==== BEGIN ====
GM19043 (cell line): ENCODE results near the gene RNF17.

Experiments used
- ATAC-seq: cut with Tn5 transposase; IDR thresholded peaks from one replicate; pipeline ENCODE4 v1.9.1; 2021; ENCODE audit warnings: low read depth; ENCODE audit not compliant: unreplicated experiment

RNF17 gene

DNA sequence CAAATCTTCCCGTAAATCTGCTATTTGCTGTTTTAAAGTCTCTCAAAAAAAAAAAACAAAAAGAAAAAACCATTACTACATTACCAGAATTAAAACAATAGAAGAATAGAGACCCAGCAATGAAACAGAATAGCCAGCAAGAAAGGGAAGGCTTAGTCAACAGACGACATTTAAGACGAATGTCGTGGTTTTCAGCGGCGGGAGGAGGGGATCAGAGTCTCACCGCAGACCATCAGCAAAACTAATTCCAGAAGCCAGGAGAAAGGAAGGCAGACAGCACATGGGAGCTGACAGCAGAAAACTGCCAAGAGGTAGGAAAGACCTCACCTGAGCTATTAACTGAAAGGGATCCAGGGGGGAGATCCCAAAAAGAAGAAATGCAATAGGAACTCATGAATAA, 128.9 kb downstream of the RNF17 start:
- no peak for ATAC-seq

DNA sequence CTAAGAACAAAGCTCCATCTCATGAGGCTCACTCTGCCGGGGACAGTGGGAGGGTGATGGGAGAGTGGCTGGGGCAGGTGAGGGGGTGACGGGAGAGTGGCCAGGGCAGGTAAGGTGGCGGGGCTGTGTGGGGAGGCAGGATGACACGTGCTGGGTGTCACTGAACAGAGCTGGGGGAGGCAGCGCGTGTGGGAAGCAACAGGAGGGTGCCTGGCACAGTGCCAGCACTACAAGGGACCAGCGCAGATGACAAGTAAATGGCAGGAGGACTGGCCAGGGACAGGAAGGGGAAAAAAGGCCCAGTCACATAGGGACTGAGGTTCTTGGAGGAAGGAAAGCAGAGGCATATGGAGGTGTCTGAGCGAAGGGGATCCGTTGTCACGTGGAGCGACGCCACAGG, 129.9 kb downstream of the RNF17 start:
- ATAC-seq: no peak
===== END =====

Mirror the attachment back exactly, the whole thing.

GM19043 (cell line): ENCODE results near the gene RNF17.

Experiments used
- ATAC-seq: cut with Tn5 transposase; IDR thresholded peaks from one replicate; pipeline ENCODE4 v1.9.1; 2021; ENCODE audit warnings: low read depth; ENCODE audit not compliant: unreplicated experiment

RNF17 gene

DNA sequence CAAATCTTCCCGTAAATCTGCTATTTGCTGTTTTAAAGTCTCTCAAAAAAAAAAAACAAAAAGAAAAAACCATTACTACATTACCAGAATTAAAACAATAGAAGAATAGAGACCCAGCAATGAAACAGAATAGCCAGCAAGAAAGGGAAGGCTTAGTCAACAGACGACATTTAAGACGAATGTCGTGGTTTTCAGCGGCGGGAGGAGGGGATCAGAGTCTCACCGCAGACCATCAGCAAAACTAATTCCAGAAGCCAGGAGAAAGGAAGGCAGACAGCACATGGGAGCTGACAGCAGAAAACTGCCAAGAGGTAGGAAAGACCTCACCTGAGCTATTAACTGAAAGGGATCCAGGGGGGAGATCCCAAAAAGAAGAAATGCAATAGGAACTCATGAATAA, 128.9 kb downstream of the RNF17 start:
- no peak for ATAC-seq

DNA sequence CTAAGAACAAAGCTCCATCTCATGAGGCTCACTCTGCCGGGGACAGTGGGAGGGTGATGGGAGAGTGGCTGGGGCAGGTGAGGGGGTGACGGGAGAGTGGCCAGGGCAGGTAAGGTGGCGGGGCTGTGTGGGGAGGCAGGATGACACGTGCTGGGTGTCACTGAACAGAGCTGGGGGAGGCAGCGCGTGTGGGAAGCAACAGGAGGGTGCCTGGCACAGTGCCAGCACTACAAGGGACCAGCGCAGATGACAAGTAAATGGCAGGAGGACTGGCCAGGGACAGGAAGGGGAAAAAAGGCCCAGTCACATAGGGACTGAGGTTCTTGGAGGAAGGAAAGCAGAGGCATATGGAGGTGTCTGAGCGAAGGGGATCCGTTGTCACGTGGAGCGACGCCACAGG, 129.9 kb downstream of the RNF17 start:
- ATAC-seq: no peak